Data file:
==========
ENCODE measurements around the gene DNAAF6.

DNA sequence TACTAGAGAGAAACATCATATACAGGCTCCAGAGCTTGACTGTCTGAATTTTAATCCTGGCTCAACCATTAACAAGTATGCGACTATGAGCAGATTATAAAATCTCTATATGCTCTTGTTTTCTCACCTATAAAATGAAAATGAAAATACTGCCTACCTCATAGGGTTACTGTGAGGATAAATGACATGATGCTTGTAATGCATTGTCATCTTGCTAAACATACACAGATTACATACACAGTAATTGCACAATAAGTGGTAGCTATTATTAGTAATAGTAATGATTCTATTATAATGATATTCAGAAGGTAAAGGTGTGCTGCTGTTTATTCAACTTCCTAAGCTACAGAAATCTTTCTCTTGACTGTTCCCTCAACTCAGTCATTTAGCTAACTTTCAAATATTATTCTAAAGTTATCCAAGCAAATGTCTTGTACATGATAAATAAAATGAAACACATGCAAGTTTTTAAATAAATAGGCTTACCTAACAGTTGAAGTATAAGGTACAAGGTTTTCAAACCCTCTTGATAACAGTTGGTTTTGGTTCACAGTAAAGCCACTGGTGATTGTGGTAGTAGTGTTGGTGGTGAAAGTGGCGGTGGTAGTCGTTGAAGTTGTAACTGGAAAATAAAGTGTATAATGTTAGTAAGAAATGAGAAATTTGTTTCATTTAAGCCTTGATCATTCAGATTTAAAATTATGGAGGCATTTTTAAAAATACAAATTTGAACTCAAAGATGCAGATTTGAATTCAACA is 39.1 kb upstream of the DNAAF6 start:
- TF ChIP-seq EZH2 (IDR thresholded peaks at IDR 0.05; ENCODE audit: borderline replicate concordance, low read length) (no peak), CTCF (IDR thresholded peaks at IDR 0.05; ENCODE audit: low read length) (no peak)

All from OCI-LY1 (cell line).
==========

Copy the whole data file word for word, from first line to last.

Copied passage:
ENCODE measurements around the gene DNAAF6.

DNA sequence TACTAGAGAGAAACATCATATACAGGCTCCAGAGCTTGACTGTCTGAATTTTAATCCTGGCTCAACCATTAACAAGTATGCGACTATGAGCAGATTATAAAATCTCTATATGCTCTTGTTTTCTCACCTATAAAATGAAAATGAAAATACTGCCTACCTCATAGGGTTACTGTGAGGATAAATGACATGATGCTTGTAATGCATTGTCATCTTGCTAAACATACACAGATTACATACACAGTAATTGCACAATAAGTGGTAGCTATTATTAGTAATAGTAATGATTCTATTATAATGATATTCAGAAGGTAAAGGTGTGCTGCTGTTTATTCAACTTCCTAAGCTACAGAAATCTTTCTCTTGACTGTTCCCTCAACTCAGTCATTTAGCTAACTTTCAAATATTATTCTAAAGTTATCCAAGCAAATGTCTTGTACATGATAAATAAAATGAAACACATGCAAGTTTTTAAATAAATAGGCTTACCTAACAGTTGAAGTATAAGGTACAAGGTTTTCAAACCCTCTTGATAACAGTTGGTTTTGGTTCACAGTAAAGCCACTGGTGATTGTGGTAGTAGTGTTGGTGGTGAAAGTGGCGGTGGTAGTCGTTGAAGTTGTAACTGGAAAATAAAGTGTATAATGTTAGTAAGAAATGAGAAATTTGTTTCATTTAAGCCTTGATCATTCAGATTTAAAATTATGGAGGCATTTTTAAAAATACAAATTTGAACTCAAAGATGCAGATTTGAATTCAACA is 39.1 kb upstream of the DNAAF6 start:
- TF ChIP-seq EZH2 (IDR thresholded peaks at IDR 0.05; ENCODE audit: borderline replicate concordance, low read length) (no peak), CTCF (IDR thresholded peaks at IDR 0.05; ENCODE audit: low read length) (no peak)

All from OCI-LY1 (cell line).